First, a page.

North American brewers are faced with continuing weak demand in their home markets over the next few years because of the dimming economic outlook and shifting consumer tastes.
Although beer remains the alcoholic beverage of choice, its appeal is going stale due to an aging population and the growing popularity of wine. In fact, beer consumption has been in steady decline since the last recession.
That new normal is forcing brewers to make strategic choices to ensure the industry’s long-term growth, says a new economics report to be released Tuesday from Bank of Montreal.
“People who sort of traded down during the recession or stopped consuming or reduced their consumption – they are still very cautious as to how they spend,” said Kenrick Jordan, senior economist with BMO Nesbitt Burns Inc.
According to his report, overall beer production fell 10 per cent in Canada and 2.7 per cent in the United States between 2008 and 2010. Declining production is coming at a time when consumer preferences are changing even among dedicated beer drinkers.
He noted that mainstream brands from big brewers continue to lose momentum, which is leading to more splintering of the market. While imports are poaching more sales, consumers are also gravitating more toward both discount brands and premium craft products.
“The demand outlook itself is likely to be sluggish, but there are some interesting things that are happening that would allow different strategies to be pursued,” Mr. Jordan added.
In particular, craft brewers are poised to benefit from growing demand for higher-end specialty products. That, in turn, will force their larger rivals to invest more in product innovation and acquisitions to regain share in North America, while also tapping emerging markets for future growth.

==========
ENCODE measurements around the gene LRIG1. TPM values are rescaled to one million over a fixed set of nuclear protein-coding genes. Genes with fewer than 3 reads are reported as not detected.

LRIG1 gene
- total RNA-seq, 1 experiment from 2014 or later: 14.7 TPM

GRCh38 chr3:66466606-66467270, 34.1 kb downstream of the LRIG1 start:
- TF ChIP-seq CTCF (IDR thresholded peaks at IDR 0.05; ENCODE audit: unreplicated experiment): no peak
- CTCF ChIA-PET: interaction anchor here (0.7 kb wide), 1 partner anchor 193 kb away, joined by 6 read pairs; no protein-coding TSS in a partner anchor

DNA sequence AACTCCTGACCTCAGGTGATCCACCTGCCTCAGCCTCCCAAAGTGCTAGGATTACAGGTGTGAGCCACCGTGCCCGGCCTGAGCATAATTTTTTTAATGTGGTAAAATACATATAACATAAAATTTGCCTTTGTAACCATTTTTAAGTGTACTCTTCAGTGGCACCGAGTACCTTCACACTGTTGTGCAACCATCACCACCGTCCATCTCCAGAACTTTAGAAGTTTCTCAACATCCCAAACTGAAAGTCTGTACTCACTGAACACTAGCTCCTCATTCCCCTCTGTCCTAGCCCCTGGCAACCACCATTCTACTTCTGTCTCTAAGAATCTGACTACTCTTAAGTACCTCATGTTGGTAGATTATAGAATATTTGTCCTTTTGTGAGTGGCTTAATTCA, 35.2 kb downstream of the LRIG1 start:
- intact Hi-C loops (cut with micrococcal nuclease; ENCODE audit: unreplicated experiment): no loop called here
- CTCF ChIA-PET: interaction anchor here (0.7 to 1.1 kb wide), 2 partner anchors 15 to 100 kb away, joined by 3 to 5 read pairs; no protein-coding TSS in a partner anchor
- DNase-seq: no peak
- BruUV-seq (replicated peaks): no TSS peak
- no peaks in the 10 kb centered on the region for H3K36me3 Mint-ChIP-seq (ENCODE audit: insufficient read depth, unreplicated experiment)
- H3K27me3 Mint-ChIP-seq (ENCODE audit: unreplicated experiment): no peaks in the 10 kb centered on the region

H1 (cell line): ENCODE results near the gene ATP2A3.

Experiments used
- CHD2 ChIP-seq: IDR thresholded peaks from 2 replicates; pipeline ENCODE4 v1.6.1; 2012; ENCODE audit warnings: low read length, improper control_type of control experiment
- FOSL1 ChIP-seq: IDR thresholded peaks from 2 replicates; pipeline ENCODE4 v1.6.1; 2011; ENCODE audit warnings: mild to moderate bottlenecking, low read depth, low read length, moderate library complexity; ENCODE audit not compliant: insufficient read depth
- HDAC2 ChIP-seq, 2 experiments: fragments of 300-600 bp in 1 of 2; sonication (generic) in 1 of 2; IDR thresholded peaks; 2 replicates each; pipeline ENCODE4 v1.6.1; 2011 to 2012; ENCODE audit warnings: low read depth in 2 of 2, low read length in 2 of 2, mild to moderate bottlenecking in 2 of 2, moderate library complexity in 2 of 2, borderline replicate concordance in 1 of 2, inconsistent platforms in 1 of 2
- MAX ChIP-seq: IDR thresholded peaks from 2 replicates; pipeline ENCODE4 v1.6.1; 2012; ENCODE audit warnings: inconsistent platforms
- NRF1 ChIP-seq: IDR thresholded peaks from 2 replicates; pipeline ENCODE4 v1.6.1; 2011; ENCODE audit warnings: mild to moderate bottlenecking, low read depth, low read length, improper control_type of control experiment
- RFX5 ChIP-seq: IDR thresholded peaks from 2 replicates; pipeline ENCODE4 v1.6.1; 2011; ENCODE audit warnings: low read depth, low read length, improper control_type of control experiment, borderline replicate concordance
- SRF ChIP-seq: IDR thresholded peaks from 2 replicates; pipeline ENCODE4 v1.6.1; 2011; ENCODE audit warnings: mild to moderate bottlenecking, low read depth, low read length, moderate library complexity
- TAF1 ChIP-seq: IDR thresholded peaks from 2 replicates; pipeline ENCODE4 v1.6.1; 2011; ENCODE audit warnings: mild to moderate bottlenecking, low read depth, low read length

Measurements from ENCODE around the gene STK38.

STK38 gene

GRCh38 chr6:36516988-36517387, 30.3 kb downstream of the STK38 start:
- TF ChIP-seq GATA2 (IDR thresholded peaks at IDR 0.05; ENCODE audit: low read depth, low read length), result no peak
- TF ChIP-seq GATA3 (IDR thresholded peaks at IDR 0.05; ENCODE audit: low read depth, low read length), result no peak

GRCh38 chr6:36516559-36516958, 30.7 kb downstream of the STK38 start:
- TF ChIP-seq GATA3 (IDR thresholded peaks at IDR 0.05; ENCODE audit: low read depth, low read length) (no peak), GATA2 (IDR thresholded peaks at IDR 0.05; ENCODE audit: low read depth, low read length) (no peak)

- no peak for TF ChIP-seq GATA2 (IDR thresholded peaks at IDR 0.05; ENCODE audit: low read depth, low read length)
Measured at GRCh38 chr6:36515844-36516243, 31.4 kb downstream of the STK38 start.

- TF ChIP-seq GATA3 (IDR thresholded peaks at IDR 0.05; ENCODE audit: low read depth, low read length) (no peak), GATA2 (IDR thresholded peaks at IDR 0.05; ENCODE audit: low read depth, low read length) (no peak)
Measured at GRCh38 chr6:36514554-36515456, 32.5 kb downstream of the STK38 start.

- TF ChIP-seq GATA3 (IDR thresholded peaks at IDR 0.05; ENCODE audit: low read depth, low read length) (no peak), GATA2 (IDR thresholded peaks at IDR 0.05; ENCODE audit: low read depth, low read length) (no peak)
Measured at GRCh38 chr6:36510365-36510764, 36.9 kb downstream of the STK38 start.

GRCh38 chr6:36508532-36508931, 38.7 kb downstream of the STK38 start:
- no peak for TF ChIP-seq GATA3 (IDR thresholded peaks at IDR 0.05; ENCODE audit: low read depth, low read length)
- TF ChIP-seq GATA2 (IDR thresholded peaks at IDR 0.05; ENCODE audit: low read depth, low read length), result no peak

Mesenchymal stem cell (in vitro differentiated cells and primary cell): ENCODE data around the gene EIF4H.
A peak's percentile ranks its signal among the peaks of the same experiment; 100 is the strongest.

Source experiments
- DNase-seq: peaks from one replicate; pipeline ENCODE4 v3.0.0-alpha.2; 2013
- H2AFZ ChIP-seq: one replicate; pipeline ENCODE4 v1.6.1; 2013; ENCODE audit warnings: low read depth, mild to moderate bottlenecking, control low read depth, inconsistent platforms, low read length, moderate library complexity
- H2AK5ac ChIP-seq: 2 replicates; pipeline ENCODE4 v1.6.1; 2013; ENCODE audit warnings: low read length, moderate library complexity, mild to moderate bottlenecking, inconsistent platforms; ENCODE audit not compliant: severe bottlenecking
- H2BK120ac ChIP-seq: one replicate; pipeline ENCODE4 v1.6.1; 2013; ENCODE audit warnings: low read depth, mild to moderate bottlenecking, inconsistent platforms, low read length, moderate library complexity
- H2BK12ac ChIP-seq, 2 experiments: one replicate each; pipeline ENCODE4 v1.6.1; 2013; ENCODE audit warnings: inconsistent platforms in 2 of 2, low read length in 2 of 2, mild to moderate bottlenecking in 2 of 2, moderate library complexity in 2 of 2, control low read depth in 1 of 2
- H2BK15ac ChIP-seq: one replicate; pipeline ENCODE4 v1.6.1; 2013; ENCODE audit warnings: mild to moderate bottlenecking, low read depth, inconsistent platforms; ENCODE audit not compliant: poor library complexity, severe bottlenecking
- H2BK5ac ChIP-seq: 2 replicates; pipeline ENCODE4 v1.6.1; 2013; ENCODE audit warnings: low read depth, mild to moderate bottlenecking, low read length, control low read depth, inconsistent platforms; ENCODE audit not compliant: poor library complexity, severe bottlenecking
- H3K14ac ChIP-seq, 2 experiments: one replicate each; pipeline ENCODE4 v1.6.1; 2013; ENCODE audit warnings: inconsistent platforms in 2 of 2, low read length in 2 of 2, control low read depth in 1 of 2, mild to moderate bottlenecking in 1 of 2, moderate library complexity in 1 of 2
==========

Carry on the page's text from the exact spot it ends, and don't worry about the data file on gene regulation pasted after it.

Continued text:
In Canada, Labatt Breweries of Canada (a division of Anheuser-Busch InBev ) and Molson Coors Brewing Co. each control about 40 per cent of the market.
Increasingly, though, beer drinkers, especially 18- to 35-year-old men, are opting for premium and specialty products with unique flavours, and that’s left big brewers scrambling to regain market share, said John Sleeman, founder and chairman of Sleeman Breweries Ltd. in Guelph, Ont.
“If somebody had offered me a beer made with orange and pumpkin when I was 22, I would have thought they were crazy,” Mr. Sleeman said. “And now the people that are crazy are the guys who seem willing to drink mainstream beer.”
Although Labatt and Molson Coors declined comment for this story, both companies have sharpened their focus on novel products. Molson Coors, for example, has created its own specialty beer company and acquired B.C.-based Granville Island Brewing.
Ravinder Minhas, president of Calgary-based Mountain Crest Brewing Co. and co-founder of Minhas Craft Brewery, expects larger brewers to make more acquisitions of craft brewers. “I don’t think their strategy is going to work,” he said. “That consumer who wants to buy a craft beer doesn’t want it to come from the mega brewers.”
Craft brewers will face growing pressure to create innovative new products and tap new demographics in the coming years, the BMO report noted.
Waterloo, Ont.-based Brick Brewing Co. Ltd., for instance, has introduced a new low-calorie light beer to attract more female customers but is also mulling ways to tap Canada’s burgeoning new immigrant communities.
“I think immigration is, in fact, going to pick up and you’d better figure out how to have a proposition that appeals to new Canadians or they’ll just go someplace else in terms of their choice of beverage alcohol,” said Brick chief executive officer George Croft.
For now, many craft brewers across the country are in expansion mode. For instance, Victoria-based Lighthouse Brewing Co. is investing in product innovation and new fermenting tanks to help sales expansion into Alberta and Ontario. “We feel nothing but upside right now,” said sales and marketing manager John Fitterer.
Despite growing consumer demand, however, BMO’s report suggests that craft brewers will find it more challenging than larger brewers to cope with higher input costs, such as for barley, and rising prices for packaging materials like aluminum.
Doug Dawkins, president of Guelph-based Wellington Brewery, says he is loath to pass on any price increases to consumers in the current economic climate, even though his company has been running at full tilt since January and is boosting production capacity. “The market is so sensitive to a price increase that we kind of have to eat that,” he said.